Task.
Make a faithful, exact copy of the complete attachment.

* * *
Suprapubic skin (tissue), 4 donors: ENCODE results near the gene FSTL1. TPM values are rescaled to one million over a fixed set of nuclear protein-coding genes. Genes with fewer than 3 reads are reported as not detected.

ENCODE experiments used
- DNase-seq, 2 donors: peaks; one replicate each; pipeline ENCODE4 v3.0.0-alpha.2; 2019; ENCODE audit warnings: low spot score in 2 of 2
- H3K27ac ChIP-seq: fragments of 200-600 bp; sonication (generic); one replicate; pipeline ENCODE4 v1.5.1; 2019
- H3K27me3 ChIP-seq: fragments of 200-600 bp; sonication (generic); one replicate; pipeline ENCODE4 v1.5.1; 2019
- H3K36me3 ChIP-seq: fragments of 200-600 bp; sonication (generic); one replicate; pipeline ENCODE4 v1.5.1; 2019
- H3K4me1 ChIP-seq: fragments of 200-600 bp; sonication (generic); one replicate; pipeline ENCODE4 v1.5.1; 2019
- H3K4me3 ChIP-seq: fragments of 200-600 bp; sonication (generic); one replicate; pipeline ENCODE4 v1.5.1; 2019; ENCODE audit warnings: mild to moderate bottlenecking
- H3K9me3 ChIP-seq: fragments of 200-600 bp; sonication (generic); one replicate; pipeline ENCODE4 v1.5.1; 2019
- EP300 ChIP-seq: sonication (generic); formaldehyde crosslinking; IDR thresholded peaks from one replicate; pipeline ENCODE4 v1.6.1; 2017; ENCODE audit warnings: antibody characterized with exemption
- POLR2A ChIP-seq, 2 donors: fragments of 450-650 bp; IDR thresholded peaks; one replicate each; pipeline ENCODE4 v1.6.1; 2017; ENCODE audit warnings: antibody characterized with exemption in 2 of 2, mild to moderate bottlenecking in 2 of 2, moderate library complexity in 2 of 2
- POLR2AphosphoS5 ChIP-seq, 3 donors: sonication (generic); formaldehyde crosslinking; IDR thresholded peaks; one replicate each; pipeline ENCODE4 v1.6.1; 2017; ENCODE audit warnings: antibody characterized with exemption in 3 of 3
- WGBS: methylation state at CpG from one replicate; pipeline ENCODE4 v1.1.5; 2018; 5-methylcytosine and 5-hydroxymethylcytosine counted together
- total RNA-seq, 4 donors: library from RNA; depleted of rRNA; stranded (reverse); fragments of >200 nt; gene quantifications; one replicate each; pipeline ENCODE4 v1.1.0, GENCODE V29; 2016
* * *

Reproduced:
Suprapubic skin (tissue), 4 donors: ENCODE results near the gene FSTL1. TPM values are rescaled to one million over a fixed set of nuclear protein-coding genes. Genes with fewer than 3 reads are reported as not detected.

ENCODE experiments used
- DNase-seq, 2 donors: peaks; one replicate each; pipeline ENCODE4 v3.0.0-alpha.2; 2019; ENCODE audit warnings: low spot score in 2 of 2
- H3K27ac ChIP-seq: fragments of 200-600 bp; sonication (generic); one replicate; pipeline ENCODE4 v1.5.1; 2019
- H3K27me3 ChIP-seq: fragments of 200-600 bp; sonication (generic); one replicate; pipeline ENCODE4 v1.5.1; 2019
- H3K36me3 ChIP-seq: fragments of 200-600 bp; sonication (generic); one replicate; pipeline ENCODE4 v1.5.1; 2019
- H3K4me1 ChIP-seq: fragments of 200-600 bp; sonication (generic); one replicate; pipeline ENCODE4 v1.5.1; 2019
- H3K4me3 ChIP-seq: fragments of 200-600 bp; sonication (generic); one replicate; pipeline ENCODE4 v1.5.1; 2019; ENCODE audit warnings: mild to moderate bottlenecking
- H3K9me3 ChIP-seq: fragments of 200-600 bp; sonication (generic); one replicate; pipeline ENCODE4 v1.5.1; 2019
- EP300 ChIP-seq: sonication (generic); formaldehyde crosslinking; IDR thresholded peaks from one replicate; pipeline ENCODE4 v1.6.1; 2017; ENCODE audit warnings: antibody characterized with exemption
- POLR2A ChIP-seq, 2 donors: fragments of 450-650 bp; IDR thresholded peaks; one replicate each; pipeline ENCODE4 v1.6.1; 2017; ENCODE audit warnings: antibody characterized with exemption in 2 of 2, mild to moderate bottlenecking in 2 of 2, moderate library complexity in 2 of 2
- POLR2AphosphoS5 ChIP-seq, 3 donors: sonication (generic); formaldehyde crosslinking; IDR thresholded peaks; one replicate each; pipeline ENCODE4 v1.6.1; 2017; ENCODE audit warnings: antibody characterized with exemption in 3 of 3
- WGBS: methylation state at CpG from one replicate; pipeline ENCODE4 v1.1.5; 2018; 5-methylcytosine and 5-hydroxymethylcytosine counted together
- total RNA-seq, 4 donors: library from RNA; depleted of rRNA; stranded (reverse); fragments of >200 nt; gene quantifications; one replicate each; pipeline ENCODE4 v1.1.0, GENCODE V29; 2016